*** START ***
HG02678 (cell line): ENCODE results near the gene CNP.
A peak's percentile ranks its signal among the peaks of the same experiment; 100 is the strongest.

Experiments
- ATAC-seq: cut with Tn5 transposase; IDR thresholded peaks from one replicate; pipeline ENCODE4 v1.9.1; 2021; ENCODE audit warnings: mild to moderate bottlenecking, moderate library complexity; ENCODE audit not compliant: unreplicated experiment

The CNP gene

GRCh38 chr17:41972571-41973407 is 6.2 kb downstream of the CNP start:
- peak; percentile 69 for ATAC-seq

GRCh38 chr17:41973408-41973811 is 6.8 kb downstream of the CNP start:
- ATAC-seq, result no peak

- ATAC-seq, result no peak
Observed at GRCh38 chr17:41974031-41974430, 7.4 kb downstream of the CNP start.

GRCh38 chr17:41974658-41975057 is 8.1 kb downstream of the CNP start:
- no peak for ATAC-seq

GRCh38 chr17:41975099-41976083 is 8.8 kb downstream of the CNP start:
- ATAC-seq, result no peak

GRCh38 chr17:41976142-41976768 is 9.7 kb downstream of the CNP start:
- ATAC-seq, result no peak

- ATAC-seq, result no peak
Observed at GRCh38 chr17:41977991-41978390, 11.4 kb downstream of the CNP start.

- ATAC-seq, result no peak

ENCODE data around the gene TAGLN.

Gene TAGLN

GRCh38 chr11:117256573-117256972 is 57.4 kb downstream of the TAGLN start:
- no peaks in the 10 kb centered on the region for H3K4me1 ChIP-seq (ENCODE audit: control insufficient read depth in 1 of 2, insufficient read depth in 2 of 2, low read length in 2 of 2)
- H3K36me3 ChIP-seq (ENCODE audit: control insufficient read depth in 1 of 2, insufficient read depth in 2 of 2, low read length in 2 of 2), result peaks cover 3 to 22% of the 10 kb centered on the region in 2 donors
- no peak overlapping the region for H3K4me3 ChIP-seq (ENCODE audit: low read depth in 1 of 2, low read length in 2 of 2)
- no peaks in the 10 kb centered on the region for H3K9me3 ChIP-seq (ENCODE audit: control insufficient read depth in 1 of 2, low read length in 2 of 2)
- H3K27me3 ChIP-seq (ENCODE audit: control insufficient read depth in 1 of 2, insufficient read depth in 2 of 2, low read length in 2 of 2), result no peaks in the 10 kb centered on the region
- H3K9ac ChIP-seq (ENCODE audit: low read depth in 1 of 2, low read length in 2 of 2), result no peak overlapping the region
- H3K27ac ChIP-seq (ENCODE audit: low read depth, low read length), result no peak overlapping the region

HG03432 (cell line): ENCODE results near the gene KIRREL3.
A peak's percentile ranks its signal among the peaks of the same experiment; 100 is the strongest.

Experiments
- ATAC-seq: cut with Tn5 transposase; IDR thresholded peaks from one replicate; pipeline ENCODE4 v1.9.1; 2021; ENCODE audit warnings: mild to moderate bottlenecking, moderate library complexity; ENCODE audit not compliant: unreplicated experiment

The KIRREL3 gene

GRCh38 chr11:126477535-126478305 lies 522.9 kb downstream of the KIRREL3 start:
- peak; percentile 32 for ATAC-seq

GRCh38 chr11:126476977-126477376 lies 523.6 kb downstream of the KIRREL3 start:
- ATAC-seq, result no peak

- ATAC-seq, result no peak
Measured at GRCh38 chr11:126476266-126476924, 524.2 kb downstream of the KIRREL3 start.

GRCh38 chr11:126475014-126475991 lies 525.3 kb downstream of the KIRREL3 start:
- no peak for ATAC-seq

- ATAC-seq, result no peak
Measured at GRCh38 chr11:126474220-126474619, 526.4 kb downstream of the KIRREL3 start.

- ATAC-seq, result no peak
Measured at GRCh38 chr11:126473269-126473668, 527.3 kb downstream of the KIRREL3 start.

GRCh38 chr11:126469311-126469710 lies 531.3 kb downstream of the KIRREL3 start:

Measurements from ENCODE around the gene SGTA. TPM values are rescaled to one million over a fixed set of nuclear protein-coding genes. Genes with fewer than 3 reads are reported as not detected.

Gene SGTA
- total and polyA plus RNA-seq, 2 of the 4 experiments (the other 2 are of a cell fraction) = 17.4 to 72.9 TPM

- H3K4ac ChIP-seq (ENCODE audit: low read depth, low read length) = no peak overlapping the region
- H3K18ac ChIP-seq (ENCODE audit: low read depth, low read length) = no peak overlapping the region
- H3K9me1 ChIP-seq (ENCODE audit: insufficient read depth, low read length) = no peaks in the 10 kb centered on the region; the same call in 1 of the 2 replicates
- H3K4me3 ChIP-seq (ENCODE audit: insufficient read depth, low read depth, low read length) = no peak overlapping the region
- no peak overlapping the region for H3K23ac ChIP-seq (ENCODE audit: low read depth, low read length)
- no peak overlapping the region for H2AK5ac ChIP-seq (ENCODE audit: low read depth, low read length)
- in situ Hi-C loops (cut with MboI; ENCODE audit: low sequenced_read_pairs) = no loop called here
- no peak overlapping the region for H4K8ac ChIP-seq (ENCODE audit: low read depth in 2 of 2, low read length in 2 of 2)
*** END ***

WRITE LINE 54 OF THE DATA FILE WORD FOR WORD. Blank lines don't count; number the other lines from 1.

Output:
- H3K9me1 ChIP-seq (ENCODE audit: insufficient read depth, low read length) = no peaks in the 10 kb centered on the region; the same call in 1 of the 2 replicates